Oracle’s announcement of its new VMware hybrid cloud partnership last month is all about control.
Oracle wants to make it dead simple to move your VMware workloads to its cloud. It also wants to give you the ability to control where your data resides, if you happen to be a company concerned about data sovereignty, for example. At the end of the day, it now offers a fully VMware Cloud Foundation-certified solution in the Oracle Cloud.
This should appeal to existing Oracle customers looking at consolidating their cloud billing. You can add this service to an existing Oracle account and take advantage of its universal credit pricing. Will it save you money over Amazon or Microsoft? Possibly, but not necessarily. All the cloud vendors have published pricing and then also negotiated pricing, for large customers. In the end, it will depend on your specific compute and storage needs.
Oracle wants to give you the most flexibility possible when it comes to vSphere and Oracle versions. While other offerings only support the latest and greatest version of vSphere, Oracle realizes that not every enterprise customer has upgraded. A large number of Oracle database versions are supported as well. The other piece of the puzzle is the management interface. Many companies have invested a lot of time and money to train IT personnel on vCenter and PowerCLI. Both tools are supported in the Oracle Cloud.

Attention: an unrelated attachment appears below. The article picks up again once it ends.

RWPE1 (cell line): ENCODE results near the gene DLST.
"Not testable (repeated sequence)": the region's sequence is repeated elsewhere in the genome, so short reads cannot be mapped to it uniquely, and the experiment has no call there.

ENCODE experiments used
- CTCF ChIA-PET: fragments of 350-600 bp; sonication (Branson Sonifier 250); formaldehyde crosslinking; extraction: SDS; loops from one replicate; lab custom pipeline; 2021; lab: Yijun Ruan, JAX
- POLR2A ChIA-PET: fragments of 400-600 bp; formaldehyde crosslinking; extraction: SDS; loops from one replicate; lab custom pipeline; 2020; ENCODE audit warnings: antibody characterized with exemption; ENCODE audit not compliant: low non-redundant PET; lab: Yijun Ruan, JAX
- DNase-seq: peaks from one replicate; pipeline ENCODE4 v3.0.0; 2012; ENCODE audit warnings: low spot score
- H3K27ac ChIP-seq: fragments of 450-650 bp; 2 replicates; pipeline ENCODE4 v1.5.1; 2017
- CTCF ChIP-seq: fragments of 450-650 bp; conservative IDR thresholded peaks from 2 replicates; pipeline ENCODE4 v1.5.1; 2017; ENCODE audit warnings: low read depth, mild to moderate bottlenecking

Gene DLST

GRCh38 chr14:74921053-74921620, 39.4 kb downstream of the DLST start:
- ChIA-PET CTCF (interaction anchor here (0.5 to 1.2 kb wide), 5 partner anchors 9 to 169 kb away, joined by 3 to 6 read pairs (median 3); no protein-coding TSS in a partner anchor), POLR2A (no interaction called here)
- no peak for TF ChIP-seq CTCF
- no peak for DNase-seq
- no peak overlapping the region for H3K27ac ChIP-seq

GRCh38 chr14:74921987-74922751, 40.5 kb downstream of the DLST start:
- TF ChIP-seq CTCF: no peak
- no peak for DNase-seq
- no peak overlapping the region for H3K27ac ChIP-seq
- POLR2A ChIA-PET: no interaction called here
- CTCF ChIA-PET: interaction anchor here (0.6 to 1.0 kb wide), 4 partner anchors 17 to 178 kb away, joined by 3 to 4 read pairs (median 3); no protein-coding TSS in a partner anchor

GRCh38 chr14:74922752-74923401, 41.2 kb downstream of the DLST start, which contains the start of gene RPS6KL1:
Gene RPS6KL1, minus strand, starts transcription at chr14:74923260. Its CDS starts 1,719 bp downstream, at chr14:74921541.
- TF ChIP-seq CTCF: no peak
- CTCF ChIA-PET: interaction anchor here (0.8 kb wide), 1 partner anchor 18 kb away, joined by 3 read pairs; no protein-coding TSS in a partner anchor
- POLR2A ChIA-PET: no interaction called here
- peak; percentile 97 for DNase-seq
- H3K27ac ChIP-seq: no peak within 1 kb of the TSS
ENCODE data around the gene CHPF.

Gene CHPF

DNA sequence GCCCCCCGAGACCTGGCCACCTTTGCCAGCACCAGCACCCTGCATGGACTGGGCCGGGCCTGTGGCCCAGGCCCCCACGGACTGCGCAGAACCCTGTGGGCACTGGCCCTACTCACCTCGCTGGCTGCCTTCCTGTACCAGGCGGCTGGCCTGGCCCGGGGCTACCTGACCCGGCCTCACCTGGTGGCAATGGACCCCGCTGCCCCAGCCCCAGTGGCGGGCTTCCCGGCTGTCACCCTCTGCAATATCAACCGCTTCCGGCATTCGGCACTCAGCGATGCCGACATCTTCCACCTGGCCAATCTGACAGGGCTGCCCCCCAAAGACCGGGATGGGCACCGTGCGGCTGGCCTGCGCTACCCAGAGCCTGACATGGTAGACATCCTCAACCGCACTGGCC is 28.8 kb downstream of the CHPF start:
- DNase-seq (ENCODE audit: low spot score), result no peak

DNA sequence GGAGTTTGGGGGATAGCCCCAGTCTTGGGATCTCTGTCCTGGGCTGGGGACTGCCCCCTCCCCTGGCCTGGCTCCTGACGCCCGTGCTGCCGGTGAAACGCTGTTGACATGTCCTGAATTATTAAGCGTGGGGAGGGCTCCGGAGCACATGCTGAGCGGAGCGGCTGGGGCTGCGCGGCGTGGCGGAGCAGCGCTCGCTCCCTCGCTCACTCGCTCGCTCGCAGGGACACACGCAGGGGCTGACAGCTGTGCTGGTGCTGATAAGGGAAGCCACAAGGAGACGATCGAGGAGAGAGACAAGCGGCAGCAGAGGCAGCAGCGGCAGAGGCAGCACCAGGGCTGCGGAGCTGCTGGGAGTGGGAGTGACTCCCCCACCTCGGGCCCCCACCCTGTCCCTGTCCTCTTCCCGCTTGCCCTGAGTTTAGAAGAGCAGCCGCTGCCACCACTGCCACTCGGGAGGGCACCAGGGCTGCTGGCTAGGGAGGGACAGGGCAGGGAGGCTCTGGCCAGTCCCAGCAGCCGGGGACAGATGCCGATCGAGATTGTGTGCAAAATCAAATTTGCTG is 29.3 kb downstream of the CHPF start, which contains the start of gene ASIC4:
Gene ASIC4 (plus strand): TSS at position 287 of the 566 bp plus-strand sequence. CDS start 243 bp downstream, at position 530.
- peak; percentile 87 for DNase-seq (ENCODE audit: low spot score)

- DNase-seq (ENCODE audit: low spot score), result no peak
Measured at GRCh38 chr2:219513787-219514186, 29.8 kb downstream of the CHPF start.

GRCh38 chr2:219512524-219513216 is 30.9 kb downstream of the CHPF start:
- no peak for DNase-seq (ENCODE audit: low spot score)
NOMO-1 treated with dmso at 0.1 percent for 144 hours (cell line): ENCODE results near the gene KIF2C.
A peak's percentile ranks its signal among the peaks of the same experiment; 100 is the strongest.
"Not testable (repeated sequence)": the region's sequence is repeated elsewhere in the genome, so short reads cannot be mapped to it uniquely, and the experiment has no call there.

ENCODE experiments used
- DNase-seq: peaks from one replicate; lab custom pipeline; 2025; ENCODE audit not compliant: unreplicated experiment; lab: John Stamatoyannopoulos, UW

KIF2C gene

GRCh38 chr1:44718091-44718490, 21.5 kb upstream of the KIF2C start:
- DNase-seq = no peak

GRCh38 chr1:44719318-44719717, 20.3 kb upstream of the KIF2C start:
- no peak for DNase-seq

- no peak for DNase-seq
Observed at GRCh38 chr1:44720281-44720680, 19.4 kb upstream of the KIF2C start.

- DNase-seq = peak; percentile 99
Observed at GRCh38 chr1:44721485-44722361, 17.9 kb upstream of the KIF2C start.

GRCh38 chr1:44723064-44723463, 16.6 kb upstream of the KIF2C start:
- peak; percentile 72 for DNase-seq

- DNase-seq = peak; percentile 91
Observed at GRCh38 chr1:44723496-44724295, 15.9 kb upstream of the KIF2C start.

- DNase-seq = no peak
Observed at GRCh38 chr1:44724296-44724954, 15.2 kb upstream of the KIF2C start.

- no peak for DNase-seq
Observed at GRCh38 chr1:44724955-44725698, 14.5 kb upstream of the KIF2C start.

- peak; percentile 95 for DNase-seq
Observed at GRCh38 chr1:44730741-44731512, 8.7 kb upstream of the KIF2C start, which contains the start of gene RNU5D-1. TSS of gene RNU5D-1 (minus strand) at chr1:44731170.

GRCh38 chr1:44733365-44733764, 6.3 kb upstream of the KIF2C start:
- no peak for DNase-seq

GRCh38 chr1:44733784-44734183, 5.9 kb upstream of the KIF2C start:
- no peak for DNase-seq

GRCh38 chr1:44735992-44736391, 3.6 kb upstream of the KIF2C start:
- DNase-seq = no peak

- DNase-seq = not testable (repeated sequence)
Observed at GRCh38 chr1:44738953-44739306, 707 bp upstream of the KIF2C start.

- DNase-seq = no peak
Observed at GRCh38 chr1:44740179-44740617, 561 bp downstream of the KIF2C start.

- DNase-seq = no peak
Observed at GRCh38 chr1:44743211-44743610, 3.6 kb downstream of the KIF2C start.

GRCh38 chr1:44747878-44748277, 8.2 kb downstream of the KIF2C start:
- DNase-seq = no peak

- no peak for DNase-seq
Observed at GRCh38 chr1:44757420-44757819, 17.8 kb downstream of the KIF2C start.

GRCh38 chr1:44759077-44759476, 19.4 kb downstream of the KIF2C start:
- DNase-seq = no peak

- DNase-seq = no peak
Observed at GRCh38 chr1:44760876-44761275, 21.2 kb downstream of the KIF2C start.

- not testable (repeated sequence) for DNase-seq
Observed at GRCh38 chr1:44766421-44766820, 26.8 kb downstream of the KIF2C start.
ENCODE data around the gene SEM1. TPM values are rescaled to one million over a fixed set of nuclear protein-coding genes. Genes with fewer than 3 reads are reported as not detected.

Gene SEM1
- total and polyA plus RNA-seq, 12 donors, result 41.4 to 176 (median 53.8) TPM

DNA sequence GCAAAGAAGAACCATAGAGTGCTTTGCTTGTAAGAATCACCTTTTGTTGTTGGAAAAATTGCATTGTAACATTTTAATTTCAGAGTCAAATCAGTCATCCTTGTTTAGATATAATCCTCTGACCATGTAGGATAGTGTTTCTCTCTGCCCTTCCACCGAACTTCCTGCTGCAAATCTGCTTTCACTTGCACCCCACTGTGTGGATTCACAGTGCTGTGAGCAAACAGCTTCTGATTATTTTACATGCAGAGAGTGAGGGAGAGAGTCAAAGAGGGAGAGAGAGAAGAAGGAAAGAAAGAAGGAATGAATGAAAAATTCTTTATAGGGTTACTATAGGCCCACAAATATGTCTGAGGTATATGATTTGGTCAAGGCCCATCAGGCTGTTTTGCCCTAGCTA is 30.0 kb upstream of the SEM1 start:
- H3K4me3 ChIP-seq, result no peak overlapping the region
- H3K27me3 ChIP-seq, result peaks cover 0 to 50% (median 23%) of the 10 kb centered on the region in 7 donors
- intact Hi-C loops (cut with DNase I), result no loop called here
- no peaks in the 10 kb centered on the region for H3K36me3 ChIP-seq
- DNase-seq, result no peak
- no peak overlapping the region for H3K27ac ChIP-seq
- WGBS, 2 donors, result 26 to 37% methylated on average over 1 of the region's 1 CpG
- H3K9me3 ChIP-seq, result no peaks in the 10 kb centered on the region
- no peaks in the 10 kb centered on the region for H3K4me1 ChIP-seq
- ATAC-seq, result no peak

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Hybrid control is supported, meaning you can have some resources running in your own data center along with some in the Oracle Cloud, all managed from the same vCenter interface. It’s also possible to run everything in the Oracle Cloud and manage it locally from vCenter. This greatly reduces the amount of retraining that could be required should you go with a multi-cloud approach.
For infrastructure orchestration Oracle uses Terraform. Terraform has been around for a while and performs the function of provisioning resources in an automated fashion. Terraform is supported on both AWS and Azure. Microsoft has documentation on how to get started using Terraform to deploy infrastructure to Azure and other clouds as well. It is in fact a viable way to perform automated multi-cloud infrastructure management.
All VMware instances run on Oracle’s native compute and storage infrastructure. This brings with it direct access to other Oracle products running in the same environment. It also gives you access to extreme performance should you need it. Running a highly tuned Oracle database on Oracle hardware could potentially reduce your overall cost in terms of CPU usage.
Oracle provides several capabilities other cloud vendors don’t. On the networking front that includes Layer 2 access. Other cloud providers require third-party add-ons to make VMware NSX work on their infrastructure. This isn’t required on the Oracle Cloud, and you actually run natively, just like you would on your own hardware.
The real story here is the ability to run Oracle where it makes the most sense. For existing customers it probably makes sense to run in the Oracle Cloud just from a control standpoint. If you’re a VMware and Oracle customer, it’s almost a no-brainer. The decisions become a little fuzzier if you also have workloads in AWS or Azure.
You would do well to get familiar with Terraform to understand how to deploy your resource requirements with a DevOps approach. Terraform becomes even more important and useful if you’re deploying across multiple cloud vendor environments. The basic concepts are similar to those used in Azure and AWS, based upon a templating approach to establish baselines for specific workloads.